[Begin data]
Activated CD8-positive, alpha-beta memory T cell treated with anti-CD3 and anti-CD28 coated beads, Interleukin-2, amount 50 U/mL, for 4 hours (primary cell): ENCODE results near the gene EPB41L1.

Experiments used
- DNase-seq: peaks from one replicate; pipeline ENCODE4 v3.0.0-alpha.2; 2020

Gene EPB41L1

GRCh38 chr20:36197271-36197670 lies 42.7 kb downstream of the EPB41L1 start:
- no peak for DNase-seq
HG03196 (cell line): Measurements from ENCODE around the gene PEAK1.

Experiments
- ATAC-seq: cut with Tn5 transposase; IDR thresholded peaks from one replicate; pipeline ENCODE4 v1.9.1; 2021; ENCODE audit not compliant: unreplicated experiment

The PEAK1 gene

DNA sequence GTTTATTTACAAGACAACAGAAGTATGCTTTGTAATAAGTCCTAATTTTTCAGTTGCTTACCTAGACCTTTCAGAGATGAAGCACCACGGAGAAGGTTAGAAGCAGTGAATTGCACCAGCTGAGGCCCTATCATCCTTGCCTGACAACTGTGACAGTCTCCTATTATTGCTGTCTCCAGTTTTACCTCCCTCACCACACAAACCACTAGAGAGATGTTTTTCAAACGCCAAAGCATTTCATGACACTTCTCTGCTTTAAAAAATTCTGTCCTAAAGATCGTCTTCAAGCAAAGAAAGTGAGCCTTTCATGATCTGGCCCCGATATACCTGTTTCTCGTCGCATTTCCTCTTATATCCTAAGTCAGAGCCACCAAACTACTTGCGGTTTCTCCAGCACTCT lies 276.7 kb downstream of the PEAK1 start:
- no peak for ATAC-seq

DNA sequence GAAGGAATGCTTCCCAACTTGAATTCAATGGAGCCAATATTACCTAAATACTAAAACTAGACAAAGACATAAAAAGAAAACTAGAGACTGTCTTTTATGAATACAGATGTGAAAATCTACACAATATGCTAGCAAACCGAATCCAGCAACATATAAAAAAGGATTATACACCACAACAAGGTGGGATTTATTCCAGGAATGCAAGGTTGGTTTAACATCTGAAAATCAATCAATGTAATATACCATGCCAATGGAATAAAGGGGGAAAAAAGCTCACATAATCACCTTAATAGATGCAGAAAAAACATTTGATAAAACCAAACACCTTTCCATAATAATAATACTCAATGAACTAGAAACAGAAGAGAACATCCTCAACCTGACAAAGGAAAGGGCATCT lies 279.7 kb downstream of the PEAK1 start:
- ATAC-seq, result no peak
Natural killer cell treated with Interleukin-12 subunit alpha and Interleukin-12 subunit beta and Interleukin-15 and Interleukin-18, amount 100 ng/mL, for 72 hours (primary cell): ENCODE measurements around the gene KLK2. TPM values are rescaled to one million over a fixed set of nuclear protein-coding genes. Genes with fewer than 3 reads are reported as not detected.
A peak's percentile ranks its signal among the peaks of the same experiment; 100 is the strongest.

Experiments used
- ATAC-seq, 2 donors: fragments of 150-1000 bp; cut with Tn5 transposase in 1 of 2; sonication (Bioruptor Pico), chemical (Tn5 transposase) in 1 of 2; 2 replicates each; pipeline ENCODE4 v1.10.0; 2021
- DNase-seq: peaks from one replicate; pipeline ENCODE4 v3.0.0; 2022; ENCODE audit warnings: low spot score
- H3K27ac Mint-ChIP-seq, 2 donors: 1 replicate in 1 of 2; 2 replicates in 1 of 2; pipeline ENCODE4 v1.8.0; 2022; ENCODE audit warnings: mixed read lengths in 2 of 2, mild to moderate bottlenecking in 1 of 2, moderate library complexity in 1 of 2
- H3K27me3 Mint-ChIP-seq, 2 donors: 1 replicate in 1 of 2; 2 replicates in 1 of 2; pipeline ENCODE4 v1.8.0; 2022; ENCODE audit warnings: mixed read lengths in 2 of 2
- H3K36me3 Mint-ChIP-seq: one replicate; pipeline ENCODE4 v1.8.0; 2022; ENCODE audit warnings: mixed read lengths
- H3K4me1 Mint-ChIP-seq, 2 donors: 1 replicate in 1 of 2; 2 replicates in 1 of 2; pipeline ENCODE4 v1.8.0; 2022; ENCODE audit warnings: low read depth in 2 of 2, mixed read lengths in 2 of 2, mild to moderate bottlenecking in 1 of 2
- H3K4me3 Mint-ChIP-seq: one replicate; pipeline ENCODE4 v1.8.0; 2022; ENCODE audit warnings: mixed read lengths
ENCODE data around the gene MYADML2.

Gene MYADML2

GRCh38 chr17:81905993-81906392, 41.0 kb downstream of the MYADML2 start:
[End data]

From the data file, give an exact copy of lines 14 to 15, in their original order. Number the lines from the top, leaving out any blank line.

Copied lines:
- ATAC-seq, result no peak
Natural killer cell treated with Interleukin-12 subunit alpha and Interleukin-12 subunit beta and Interleukin-15 and Interleukin-18, amount 100 ng/mL, for 72 hours (primary cell): ENCODE measurements around the gene KLK2. TPM values are rescaled to one million over a fixed set of nuclear protein-coding genes. Genes with fewer than 3 reads are reported as not detected.